How you feel may change for no apparent reason. You may feel strange and cut off from the world with everything moving in slow motion. Mood swings are common and you may feel unusually excited or depressed. Some times peoples emotions seem dampened-they feel less than they used to, or show less emotion to those around them.

Changed behaviour

People with psychosis behave differently from the way they usually do. You may be extremely active or lethargic sitting around all day, or sleeping a lot. You may laugh inappropriately or become angry or upset without a reason. You may find it difficult to talk to other people.

Often changes in behaviour are associated with the symptoms already described above. For example, a person believing they are in danger may call the police, or they may stop eating because they believe the food is poisoned.

Symptoms vary from person to person and may change over time.

What are the types of Psychosis?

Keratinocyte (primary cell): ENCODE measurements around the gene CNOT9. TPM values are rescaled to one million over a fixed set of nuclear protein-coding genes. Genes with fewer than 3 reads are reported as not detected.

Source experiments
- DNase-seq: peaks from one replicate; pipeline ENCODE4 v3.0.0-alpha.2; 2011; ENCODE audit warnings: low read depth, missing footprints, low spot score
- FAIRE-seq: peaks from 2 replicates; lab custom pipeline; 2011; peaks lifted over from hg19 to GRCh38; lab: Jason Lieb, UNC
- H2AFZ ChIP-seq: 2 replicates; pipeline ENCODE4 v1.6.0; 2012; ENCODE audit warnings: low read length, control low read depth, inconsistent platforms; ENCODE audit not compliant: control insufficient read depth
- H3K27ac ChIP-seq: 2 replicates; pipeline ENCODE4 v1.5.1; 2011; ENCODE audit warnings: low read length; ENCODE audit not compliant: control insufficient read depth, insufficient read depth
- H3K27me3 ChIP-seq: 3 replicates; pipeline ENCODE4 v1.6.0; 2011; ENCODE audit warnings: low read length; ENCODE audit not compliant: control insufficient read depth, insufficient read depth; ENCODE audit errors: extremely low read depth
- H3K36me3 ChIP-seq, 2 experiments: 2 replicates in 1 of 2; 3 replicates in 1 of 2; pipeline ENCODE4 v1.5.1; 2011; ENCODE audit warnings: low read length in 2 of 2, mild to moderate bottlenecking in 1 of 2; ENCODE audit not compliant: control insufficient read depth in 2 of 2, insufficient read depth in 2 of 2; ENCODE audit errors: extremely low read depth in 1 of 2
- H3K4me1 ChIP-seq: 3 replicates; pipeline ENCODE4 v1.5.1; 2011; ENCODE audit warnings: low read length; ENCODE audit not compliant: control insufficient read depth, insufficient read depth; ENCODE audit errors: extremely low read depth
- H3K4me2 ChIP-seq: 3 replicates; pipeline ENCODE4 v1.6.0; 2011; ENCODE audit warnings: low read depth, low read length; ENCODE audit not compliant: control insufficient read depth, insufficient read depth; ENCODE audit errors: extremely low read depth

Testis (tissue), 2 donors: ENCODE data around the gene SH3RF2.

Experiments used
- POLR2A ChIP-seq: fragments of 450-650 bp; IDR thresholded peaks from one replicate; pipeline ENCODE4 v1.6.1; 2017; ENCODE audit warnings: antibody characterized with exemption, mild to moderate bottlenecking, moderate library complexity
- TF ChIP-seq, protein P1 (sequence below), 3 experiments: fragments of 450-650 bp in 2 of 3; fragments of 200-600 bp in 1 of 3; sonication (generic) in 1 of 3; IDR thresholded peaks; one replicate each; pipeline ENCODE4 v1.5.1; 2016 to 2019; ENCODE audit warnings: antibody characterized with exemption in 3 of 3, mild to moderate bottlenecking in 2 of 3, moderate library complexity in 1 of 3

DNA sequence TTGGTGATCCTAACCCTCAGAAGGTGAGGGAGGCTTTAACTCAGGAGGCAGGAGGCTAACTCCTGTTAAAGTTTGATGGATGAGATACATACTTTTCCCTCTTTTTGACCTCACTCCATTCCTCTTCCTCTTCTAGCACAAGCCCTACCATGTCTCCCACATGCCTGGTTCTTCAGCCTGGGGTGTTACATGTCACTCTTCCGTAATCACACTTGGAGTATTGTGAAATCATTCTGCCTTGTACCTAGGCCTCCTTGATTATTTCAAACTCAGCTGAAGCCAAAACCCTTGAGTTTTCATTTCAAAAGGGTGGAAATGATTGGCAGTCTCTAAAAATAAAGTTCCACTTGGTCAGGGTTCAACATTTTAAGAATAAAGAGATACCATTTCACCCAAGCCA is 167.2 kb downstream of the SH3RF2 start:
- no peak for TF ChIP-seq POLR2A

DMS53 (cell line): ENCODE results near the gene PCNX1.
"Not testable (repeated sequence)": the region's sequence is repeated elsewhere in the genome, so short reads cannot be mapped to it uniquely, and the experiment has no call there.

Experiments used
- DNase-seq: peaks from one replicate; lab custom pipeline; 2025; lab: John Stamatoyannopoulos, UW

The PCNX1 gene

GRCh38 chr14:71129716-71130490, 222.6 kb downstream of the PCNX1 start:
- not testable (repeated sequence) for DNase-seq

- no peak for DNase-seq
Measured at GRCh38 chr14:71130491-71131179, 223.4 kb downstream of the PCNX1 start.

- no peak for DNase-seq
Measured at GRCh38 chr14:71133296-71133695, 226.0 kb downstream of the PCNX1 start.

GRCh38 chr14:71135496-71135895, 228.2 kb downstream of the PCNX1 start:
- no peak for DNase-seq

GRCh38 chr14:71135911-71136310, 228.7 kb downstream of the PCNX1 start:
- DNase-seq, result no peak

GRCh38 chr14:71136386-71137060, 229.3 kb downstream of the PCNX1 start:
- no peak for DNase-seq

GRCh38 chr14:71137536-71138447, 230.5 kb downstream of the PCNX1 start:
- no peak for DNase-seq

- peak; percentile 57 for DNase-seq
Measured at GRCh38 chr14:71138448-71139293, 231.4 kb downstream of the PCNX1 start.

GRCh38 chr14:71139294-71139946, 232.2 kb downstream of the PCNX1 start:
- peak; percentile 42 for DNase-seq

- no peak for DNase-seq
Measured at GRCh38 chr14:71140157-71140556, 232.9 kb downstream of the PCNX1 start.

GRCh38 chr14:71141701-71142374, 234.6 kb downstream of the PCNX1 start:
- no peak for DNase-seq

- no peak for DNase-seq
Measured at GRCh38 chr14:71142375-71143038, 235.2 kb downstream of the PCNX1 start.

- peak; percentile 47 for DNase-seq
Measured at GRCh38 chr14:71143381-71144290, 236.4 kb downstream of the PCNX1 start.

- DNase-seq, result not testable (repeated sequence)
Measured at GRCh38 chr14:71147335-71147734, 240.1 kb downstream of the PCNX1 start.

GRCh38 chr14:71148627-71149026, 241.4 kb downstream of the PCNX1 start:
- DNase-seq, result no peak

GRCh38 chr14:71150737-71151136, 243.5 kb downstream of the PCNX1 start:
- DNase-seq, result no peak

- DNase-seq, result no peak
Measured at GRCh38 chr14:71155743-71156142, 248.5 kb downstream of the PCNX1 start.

When someone has a psychosis, a diagnosis of a particular psychotic illness is usually given. A diagnosis means identification of an illness by a person’s symptoms and the diagnosis will depend on what brought on the illness and how long the symptoms last. Many psychotic symptoms like hallucinations and delusions are common to all psychoses. This means that the boundaries between the different types of psychosis are blurred and it is often difficult to make a decision.

The most common conditions in which psychosis occur are:

Brief Psychotic Disorder

This is a psychosis that lasts less than one week that is a reaction to a severe stress. It can involve quite severe symptoms but recovery is quick.

Organic Psychosis

This type of psychosis can be clearly related to a physical problem that disrupts brain functioning and is caused by illness or head injury.

Substance-Induced Psychosis